Shares in troubled US carrier Delta Air Lines plunged by 20% as investors feared that the airline might declare bankruptcy as soon as this week.
Analysts have not been confident about Delta's future
Analysts believe that the higher fuel prices caused by Hurricane Katrina are likely to prove the final blow.
Delta has lost $10bn since 2001, and recently warned investors that its financial liquidity would "decline substantially" in 2005.
It is the third largest airline in the US, with its main base in Atlanta.
Press reports suggest that the Delta board met in New York on Friday, weeks ahead of its next scheduled meeting, to discuss the mounting fuel bill and growing debt problems.
Other reports suggested the company had lined up $2bn in so-called "debtor-in-possession" financing from GE Financial Services, which would allow it to function while it reorganised its operations.
Gimme Credit analyst Kimberly Noland said a bankruptcy filing was "almost inevitable" in the wake of Hurricane Katrina.
At the end of trading on Monday, Delta's shares were $0.85, down 22% on the day.
Last month, there was renewed speculation that Delta could file for Chapter 11 protection after it postponed its quarterly results.
Chapter 11 gives a US company time in which to rearrange its finances while continuing to trade.
Analysts believe that legal changes to bankruptcy protection which come into force in October make it imperative for Delta to move quickly.
"It could be as early as this week, but it will definitely be before mid-October," said Fitch Ratings analyst William Warlick.
Delta has sought to cut $5bn from its costs by concessions from its workers and sale of its assets.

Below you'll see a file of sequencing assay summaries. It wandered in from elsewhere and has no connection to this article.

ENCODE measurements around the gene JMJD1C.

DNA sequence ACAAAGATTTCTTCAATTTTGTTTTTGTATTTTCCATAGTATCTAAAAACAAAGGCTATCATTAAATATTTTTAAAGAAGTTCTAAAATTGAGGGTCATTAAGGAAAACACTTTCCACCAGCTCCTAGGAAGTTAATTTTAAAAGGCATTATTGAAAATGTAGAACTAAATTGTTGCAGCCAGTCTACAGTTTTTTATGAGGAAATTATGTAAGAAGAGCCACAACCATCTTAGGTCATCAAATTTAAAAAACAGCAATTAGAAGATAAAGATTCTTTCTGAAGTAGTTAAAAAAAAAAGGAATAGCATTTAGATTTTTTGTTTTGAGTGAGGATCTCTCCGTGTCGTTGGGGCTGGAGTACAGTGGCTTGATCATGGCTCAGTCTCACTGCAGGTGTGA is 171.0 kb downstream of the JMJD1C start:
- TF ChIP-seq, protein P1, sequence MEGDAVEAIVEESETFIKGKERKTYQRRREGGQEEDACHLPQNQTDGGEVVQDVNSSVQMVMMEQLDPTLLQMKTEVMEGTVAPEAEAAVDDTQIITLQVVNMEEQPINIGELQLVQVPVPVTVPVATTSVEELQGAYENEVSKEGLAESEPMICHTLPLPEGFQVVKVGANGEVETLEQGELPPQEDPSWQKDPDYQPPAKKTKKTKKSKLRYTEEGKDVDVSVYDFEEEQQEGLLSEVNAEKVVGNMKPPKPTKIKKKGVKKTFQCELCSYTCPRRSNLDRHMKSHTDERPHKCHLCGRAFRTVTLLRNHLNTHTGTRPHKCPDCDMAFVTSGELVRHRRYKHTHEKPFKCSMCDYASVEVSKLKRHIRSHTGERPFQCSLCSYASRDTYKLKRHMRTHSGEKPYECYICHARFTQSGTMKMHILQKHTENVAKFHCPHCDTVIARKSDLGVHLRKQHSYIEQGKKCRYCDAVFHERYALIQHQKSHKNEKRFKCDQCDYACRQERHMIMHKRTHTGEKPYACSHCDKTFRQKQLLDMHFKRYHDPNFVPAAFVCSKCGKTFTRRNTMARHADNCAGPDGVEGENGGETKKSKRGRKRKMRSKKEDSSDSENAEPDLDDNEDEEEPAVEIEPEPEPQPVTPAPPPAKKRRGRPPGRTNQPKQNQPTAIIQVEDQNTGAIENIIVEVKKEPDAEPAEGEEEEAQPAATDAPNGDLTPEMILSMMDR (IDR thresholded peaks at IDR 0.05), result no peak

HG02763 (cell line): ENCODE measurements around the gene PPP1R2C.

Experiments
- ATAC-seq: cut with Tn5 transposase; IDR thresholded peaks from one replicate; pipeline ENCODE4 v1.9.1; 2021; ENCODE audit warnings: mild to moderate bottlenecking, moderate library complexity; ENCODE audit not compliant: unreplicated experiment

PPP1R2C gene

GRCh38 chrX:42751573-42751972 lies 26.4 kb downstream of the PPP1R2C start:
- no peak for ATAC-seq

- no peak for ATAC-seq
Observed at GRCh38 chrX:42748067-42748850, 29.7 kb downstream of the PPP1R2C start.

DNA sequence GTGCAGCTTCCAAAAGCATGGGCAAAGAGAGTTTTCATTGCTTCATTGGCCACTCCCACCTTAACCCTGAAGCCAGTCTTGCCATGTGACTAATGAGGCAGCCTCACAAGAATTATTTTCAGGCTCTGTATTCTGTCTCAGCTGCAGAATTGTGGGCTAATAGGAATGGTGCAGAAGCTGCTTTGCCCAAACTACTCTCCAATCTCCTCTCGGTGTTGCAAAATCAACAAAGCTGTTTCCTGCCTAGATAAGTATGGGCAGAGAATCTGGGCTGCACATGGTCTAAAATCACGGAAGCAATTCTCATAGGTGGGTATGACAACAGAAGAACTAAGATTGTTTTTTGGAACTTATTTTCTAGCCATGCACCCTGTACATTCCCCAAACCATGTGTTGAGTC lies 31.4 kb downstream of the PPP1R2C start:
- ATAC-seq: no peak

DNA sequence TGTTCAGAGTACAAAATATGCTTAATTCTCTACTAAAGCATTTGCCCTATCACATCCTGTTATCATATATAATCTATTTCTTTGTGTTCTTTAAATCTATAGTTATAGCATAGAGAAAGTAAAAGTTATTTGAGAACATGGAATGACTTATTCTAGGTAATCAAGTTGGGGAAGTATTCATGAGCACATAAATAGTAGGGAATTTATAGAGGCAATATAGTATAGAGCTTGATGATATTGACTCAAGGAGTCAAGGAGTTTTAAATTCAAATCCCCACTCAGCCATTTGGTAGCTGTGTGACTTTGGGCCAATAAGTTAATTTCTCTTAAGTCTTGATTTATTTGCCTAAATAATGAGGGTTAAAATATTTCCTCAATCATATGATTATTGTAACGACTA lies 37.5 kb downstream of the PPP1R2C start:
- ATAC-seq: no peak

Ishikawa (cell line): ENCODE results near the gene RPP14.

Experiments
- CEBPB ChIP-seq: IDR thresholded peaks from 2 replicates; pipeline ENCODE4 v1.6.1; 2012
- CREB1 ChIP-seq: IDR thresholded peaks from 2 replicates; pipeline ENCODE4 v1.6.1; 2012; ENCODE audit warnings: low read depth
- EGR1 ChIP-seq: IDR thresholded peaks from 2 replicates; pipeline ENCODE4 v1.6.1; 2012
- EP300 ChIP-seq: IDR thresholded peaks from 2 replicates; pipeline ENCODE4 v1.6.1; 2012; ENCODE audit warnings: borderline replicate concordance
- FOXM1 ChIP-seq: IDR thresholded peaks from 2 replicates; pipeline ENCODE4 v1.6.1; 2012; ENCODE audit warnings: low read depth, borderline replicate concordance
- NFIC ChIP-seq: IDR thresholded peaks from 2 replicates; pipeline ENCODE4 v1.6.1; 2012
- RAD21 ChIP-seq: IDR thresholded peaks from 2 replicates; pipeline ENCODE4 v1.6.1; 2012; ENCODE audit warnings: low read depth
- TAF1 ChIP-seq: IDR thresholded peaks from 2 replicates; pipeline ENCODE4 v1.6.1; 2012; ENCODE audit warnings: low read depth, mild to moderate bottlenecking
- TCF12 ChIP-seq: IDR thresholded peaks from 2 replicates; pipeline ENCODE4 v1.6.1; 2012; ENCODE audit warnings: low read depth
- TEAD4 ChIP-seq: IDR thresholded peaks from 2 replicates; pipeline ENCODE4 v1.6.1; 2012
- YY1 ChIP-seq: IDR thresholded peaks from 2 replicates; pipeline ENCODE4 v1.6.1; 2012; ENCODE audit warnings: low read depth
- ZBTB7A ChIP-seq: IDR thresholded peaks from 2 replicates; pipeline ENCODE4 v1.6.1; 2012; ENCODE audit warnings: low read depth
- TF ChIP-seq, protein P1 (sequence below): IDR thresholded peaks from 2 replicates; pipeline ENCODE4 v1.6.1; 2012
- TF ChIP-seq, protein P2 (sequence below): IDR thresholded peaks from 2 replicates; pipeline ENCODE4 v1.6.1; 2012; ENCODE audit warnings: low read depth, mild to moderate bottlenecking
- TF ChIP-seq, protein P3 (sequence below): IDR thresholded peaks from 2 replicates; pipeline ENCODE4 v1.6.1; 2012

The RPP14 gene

It recently raised $425m by selling its low cost subsidiary Atlantic Southeast to a rival, and has been eliminating planes and jobs at its Cincinnati hub.
But the airline still faces cash-flow problems this year - it needs $2.4bn to pay for debt, pensions and aircraft leases, and only has $1.7bn cash-in-hand.
Delta is also saddled with $14 billion in debt.
"Delta's problem is not labour, it's debt," said Michael Boyd, an aviation industry consultant. "Until they can restructure their debt, they are in big trouble."
The carrier has been hurt by falling passenger numbers, increased competition from budget rivals as well as higher fuel costs.
"We still maintain that we see an extremely high risk of bankruptcy [at Delta] ," said Standard & Poor's analyst Jim Corridore, who also expects it to happen in October.
Under bankruptcy law, Delta's stock would be "completely worthless" if it did file for Chapter 11 protection.
Other US airlines are struggling with bankruptcy and labour disputes.
Northwest is engaged in a bitter dispute with its mechanics over pay cuts.
A number of other US airlines have gone into Chapter 11 protection over the last few years, including United, US and Aloha.
Continental Airlines has also faced financial difficulties.
Europe has long argued that Chapter 11 gives US firms an unfair advantage.
The European Commission says Chapter 11 - which does not apply in Europe - is too lenient, and unfairly allows too many struggling US firms to avoid bankruptcy.